Historical and genealogical miscellanea,

Scope and Content

A composite volume containing miscellaneous material, mainly historical and genealogical, in the hand of Edward Williams ('Iolo Morganwg'). The contents, pagination in brackets, include notes relating to the parish of Penmark [co. Glamorgan] including notes on East Aberthaw Chapel, Penmark Castle, Roose Chapel, the parish church, Robert Jones of Fonmon Castle, ob. 1715 and interred at Penmark, Mary, his wife, ob. 1756, and their children (1-8); a list of fifteen queries presumably forming a questionnaire compiled for gathering descriptive and historical data relating to a parish (9-10; this appears with the name and address of Nicholas Carlisle of the Society of Antiquaries noted above); brief data, geological, botanical, historical, etc., relating to the aforesaid parish of Penmark (10-12); a note on the place-name Penmark and an account of the local legend concerning the skull of St. Mark and the site of the church of Penmark (13-14); miscellaneous observations relating ? to the parish of Porth Ceri [adjoining Penmark] (15); examples of the element pen in Welsh place-names and a comment on the writer's source for the aforementioned tradition relating to St. Mark's skull (16); 'An account of the cause of the conquest of Glamorgan by Sir Robert fitz Haymon and his twelve Knights By Sir Edward Mansel of Margam' [ob. 1585] relating the story of the disputes between Iestin, son of Gurgant, lord of Glamorgan, and Rhys, son of Theodor, prince of South Wales, and subsequently between the said Iestin on the one hand, and Enion, son of Calloyn, and Cedrych, son of Gwaethvoed, on the other, the invitation to Sir Robert Fitz Haymon and the Normans to intervene, and the consequent subjection and division of Glamorgan by the said Sir Robert and his knights, and describing the twelve lordships into which the country was divided and the pre- and post- conquest system of courts of law, etc. (19-55; the text has been published in J. H. Matthews (ed.): Cardiff Records . . ., vol. IV, 1903, pp. 6-22; for an incomplete variant version see NLW MS 13114B above, pp. 211-17, and for the opinion that the account was compiled by Edward Williams ('Iolo Morganwg') himself and not Edward Mansell see TLLM, tt. 200-203); 'Another account of the coming in of the Normans, in a shorter storry than that before, by Sir Edward Mansel of Margam' (56-85; for part text part summary see J. H. Matthews: op. cit., pp. 23-9, and for a note on see TLLM, ut supra); a list of the kings or lords of Glamorgan from the time of Morgan Mwynfawr to the third quarter of the eighteenth century with notes on their attributes, activities, marriages, family connections, etc., and incorporating an account of the coming of Sir Robert Fitz Aymon and the Normans into Glamorgan in the time of Iestin, son of Gwrgan, and the consequent subjection and division of the country (93-116; see J. H. Matthews: op. cit., pp. 29-34); further notes relating to the aforementioned Iestyn ab Gwrgan, prince of Glamorgan, his marriages and children, the coming into Glamorgan of Sir Robert Fitzhamon and his Norman knights in the time of the said Iestin, the subjection and division of the country, etc. (117-27; see Matthews: op. cit., pp. 34-7); (continued)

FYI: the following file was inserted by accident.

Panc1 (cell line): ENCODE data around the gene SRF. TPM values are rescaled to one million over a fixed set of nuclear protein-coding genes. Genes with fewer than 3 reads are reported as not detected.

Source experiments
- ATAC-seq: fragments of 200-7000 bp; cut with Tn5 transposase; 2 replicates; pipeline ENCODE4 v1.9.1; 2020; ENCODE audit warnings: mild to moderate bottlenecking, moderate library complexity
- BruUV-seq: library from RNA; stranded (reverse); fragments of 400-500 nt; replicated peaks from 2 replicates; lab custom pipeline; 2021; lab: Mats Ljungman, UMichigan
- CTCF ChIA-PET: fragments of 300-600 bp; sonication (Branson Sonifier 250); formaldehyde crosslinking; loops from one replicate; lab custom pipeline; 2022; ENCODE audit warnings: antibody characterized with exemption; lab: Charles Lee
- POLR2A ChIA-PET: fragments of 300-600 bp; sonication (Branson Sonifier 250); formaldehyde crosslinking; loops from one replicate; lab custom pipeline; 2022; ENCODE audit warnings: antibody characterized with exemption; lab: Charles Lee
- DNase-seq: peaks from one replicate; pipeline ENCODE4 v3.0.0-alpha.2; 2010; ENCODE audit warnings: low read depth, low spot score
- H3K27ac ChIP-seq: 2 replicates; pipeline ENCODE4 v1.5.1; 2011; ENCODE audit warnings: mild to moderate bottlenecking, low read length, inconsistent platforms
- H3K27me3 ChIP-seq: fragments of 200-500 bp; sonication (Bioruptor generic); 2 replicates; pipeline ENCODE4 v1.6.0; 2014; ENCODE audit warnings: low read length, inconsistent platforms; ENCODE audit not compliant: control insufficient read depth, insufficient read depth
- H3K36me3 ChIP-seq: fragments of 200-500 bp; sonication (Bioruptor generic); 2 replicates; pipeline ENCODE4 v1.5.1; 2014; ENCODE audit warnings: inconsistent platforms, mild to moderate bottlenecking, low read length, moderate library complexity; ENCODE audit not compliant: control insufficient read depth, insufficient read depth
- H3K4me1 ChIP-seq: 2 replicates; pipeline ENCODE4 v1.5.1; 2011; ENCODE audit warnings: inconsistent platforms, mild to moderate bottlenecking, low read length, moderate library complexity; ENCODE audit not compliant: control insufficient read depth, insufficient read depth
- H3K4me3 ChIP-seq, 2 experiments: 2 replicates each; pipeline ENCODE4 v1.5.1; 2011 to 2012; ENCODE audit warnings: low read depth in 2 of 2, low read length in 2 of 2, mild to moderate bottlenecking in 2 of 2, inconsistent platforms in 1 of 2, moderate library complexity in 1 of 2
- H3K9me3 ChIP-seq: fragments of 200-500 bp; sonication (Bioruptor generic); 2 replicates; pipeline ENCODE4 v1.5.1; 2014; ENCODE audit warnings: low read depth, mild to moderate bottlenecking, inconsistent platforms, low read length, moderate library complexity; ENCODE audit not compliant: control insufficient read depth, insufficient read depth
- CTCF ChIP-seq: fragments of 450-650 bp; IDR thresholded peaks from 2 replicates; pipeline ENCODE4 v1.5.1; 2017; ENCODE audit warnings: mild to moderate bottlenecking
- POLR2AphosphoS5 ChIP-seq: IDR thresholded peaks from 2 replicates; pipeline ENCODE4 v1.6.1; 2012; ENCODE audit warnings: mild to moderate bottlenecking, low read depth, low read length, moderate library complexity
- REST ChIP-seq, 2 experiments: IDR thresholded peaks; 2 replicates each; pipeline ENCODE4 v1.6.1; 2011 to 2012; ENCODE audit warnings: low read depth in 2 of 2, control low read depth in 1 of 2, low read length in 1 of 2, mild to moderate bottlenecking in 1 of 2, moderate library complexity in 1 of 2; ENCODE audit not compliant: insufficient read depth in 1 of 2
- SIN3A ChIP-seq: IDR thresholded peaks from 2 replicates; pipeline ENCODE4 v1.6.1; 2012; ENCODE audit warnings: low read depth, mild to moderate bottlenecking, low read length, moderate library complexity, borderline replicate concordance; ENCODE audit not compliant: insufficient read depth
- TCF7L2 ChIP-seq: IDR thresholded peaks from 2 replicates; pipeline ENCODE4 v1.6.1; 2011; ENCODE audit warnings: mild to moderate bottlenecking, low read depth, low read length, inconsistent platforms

Genealogical and other data relating to the families of Bevan of Tref y Rhyg [in] Lantrisant, Kemis of Ceven Mabli, Powel of Maesteg and Lanharan, Powel of Lysworney, etc. [co. Glamorgan] (128-51; see Matthews: op. cit., pp. 37-9); notes relating to the descent of the lordship of Coetty [co. Glamorgan] in the hands of successive members of the family of Twrbil (Turberville) until the death of Sir Risiart Twrbil who died without heirs [second half 14th cent:], the holding of the said lordship by Sir Lawrens Berclos, nephew of the said Sir Risiart, and by Sir William Gamais, great-nephew of the said Sir Risiart, successively, and the subsequent loss of certain of the lordship's rights (? iura regalia) to the crown, and comments ? attributed to [the fifteenth century poet] Ieuan Deulwyn concerning the loss of such rights by the said lordship of Coetty, the ? lordship of Aberavan, and the Welsh nation (159-69); transcripts of 'englynion' attributed to Ieuan Gethin ab Ieuan ab Lleison (169-70); miscellaneous notes relating to various churches, church towers, organs provided for specified churches, etc., all in co. Glamorgan (171-3); a transcript of the tract entitled 'The winning of the Lordship of Glamorgan or Morganwc out of the Welshmen's Hands' compiled by Sir Edward Stradling [and published in David Powel: The Historie of Cambria now called Wales, 1584] (175-221; a note by [Edward Williams] 'Iorwerth Gwilym' to the effect that there were manuscript copies 'of the foregoing History . . . by Sir Edward Stradling in several hands in Glamorganshire' and that he had transcribed one 'from Mr. Thos. Truman's Book' (222); a list of 'Hen Gromlechau, Crynnau, Kist feini, Gorseddau, Twmpathau, Beddfeini, &c. ym Morganwg' (227-9); a sketch and brief description of a druidic circle on Mynydd Gwryd, Wales Llangiwg [co. Glamorgan] (230); and notes, geographical and historical, headed 'The Signorie or Lordship of Gower situate in the west part of the County of Glamorgan in South Wales' (235-8).


Title based on contents.

Formerly known as Llanover C. 74.

Preferred citation: NLW MS 13161A.

Other Finding Aids

The description is also available in the Handlist of Manuscripts in the National Library of Wales, Volume IV (Aberystwyth, 1971).


For an historical evaluation of the tract entitled 'The winning of the Lordship of Glamorgan ..' see R. A. Griffiths: 'The Norman Conquest and the Twelve Knights of Glamorgan', Glamorgan Historian, vol. III, 1966, pp. 153-69, and the sources referred to there.

Additional Information